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Shift Theorem

Theorem: For any $ x\in\mathbb{C}^N$ and any integer $ \Delta$ ,

$\displaystyle \zbox {\hbox{\sc DFT}_k[\hbox{\sc Shift}_\Delta(x)] = e^{-j\omega_k\Delta} X(k).}


\hbox{\sc DFT}_k[\hbox{\sc Shift}_\Delta(x)] &\isdef & \sum_{n=0}^{N-1}x(n-\Delta) e^{-j 2\pi nk/N} \\
&=& \sum_{m=-\Delta}^{N-1-\Delta} x(m) e^{-j 2\pi (m+\Delta)k/N}
\qquad(m\isdef n-\Delta) \\
&=& \sum_{m=0}^{N-1}x(m) e^{-j 2\pi mk/N} e^{-j 2\pi k\Delta/N} \\
&=& e^{-j 2\pi \Delta k/N} \sum_{m=0}^{N-1}x(m) e^{-j 2\pi mk/N} \\
&\isdef & e^{-j \omega_k \Delta} X(k)

The shift theorem is often expressed in shorthand as

$\displaystyle \zbox {x(n-\Delta) \longleftrightarrow e^{-j\omega_k\Delta}X(\omega_k).}

The shift theorem says that a delay in the time domain corresponds to a linear phase term in the frequency domain. More specifically, a delay of $ \Delta$ samples in the time waveform corresponds to the linear phase term $ e^{-j \omega_k \Delta}$ multiplying the spectrum, where $ \omega_k\isdeftext 2\pi k/N$ .7.14Note that spectral magnitude is unaffected by a linear phase term. That is, $ \left\vert e^{-j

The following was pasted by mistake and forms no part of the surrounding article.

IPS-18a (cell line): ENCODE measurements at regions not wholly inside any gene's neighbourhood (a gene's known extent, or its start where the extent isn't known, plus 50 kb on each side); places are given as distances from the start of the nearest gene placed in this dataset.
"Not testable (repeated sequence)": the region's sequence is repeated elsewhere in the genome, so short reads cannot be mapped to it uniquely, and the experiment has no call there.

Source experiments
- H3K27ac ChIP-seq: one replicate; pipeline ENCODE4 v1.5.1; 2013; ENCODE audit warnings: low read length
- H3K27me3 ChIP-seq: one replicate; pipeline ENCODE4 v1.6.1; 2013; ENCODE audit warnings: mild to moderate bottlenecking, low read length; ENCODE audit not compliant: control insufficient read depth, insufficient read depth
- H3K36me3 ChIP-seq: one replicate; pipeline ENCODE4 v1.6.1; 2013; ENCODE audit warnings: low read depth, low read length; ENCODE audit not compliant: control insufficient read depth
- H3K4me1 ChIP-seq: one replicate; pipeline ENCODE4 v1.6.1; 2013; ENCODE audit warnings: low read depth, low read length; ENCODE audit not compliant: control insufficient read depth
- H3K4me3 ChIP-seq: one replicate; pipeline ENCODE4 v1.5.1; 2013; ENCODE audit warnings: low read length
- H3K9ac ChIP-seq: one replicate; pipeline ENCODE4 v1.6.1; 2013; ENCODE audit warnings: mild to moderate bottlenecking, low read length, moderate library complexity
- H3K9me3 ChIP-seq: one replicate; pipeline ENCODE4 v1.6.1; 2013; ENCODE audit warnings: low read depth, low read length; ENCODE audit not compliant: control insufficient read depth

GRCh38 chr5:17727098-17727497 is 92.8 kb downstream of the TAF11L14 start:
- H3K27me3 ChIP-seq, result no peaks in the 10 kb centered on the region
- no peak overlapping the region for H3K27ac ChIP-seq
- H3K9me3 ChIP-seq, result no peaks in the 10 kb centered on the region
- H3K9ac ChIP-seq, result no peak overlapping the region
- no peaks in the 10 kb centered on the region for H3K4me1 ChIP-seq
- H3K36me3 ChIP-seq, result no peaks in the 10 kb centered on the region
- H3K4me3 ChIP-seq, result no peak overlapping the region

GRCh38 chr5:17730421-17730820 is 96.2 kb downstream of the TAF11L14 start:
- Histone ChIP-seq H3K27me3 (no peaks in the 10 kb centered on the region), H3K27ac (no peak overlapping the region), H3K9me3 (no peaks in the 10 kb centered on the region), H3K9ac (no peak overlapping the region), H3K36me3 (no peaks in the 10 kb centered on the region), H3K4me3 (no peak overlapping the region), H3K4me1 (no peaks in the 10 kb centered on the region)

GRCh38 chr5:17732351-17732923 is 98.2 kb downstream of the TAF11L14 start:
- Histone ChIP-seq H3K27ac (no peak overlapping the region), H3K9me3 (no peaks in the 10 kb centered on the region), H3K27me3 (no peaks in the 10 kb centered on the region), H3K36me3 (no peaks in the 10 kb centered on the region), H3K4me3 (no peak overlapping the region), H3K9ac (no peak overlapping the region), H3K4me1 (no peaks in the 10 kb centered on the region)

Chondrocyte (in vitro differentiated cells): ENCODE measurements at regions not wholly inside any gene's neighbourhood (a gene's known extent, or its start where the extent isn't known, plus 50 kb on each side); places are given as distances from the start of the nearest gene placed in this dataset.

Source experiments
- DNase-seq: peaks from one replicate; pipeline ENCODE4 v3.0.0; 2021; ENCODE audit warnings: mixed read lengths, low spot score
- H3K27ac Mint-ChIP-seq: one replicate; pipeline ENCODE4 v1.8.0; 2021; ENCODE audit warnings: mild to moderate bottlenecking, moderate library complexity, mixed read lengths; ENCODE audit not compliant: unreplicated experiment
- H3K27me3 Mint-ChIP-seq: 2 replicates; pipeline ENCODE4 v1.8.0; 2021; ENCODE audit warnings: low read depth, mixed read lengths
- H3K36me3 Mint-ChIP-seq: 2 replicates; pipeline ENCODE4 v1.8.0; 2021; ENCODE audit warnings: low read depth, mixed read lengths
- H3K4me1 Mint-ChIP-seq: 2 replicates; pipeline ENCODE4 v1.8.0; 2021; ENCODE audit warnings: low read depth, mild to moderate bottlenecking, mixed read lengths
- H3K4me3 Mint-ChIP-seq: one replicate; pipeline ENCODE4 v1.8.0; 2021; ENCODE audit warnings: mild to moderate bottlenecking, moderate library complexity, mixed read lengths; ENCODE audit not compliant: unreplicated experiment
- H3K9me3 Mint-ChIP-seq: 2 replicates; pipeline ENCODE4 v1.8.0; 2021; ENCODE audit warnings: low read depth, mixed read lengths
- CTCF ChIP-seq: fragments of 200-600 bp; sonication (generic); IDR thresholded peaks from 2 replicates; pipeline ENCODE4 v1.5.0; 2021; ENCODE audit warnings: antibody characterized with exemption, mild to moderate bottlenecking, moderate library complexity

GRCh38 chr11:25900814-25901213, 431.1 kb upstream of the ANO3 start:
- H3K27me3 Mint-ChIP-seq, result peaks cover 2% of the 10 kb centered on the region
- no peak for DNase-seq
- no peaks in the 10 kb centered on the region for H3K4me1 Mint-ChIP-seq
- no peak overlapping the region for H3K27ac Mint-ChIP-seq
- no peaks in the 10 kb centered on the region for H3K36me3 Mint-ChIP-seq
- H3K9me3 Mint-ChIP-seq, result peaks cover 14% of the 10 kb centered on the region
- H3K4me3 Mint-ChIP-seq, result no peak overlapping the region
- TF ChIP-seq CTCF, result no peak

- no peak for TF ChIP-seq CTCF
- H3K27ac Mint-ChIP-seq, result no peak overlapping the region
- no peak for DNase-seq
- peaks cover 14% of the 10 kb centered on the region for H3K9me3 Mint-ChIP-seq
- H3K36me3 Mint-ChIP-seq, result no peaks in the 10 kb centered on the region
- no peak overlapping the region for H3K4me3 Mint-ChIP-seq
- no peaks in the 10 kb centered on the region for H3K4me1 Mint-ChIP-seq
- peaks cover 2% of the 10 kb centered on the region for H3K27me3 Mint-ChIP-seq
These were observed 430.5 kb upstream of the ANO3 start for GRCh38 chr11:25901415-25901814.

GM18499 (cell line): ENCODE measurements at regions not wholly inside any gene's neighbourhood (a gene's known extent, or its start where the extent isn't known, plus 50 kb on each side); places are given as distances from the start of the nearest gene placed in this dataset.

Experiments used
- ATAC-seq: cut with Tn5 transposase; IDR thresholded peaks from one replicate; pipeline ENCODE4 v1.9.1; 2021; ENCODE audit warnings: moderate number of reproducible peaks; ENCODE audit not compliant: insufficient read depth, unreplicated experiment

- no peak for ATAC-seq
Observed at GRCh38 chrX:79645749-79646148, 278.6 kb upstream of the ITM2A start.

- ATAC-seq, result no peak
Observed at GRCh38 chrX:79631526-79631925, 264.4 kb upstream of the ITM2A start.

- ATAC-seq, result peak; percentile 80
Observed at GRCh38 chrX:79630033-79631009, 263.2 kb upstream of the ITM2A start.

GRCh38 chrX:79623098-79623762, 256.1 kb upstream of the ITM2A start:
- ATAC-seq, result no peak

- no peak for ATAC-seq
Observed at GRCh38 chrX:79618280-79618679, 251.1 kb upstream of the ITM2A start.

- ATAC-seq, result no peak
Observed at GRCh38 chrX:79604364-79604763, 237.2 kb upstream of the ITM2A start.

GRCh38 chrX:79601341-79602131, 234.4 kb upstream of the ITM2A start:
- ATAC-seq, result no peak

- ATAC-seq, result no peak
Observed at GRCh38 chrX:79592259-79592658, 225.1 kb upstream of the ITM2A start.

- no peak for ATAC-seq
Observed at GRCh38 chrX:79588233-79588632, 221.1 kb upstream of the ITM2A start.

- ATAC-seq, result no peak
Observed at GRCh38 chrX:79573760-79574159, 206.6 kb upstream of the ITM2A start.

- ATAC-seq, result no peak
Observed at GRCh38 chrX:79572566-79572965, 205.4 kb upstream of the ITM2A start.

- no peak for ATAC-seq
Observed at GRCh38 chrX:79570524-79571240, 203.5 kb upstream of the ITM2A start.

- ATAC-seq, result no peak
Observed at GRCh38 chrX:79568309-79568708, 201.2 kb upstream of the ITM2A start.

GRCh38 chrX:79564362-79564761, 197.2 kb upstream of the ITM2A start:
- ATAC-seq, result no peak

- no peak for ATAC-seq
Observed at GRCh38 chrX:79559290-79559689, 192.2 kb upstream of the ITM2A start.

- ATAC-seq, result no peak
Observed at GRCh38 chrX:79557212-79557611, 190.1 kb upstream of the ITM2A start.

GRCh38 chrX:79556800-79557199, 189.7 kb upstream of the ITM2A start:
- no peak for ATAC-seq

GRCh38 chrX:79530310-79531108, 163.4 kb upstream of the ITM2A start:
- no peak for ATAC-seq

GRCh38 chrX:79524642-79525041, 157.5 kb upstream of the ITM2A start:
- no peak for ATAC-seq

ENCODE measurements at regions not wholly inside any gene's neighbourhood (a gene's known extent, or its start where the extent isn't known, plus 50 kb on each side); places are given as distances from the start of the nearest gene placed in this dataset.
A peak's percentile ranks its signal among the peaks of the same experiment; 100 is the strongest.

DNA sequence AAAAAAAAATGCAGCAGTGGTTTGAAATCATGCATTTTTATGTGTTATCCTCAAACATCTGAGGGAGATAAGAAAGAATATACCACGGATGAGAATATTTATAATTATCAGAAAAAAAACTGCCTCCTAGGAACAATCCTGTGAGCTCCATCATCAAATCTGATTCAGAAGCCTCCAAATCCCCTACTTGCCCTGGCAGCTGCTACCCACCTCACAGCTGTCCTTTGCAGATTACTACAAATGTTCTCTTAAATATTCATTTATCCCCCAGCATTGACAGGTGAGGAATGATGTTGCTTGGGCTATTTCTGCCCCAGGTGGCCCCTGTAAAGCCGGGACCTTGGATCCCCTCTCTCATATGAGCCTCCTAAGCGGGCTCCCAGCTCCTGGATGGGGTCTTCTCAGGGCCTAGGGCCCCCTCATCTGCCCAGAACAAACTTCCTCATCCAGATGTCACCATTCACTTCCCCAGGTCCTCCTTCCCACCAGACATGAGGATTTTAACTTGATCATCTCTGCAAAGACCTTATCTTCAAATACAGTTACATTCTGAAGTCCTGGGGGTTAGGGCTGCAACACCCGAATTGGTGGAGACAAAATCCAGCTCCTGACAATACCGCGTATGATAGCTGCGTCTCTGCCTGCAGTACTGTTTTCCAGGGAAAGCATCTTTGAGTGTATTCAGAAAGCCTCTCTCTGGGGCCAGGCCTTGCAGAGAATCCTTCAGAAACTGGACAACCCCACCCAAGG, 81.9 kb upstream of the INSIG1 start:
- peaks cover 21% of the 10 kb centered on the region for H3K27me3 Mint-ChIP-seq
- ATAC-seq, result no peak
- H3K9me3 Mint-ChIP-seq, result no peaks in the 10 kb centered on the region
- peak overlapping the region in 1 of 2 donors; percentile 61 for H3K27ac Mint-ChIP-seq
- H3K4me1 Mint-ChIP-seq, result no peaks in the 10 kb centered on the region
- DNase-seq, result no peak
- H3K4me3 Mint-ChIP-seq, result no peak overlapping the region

\Delta}X(k)\right\vert =
\left\vert X(k)\right\vert$ .

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``Mathematics of the Discrete Fourier Transform (DFT), with Audio Applications --- Second Edition'', by Julius O. Smith III, W3K Publishing, 2007, ISBN 978-0-9745607-4-8
Copyright © 2024-04-02 by Julius O. Smith III
Center for Computer Research in Music and Acoustics (CCRMA),   Stanford University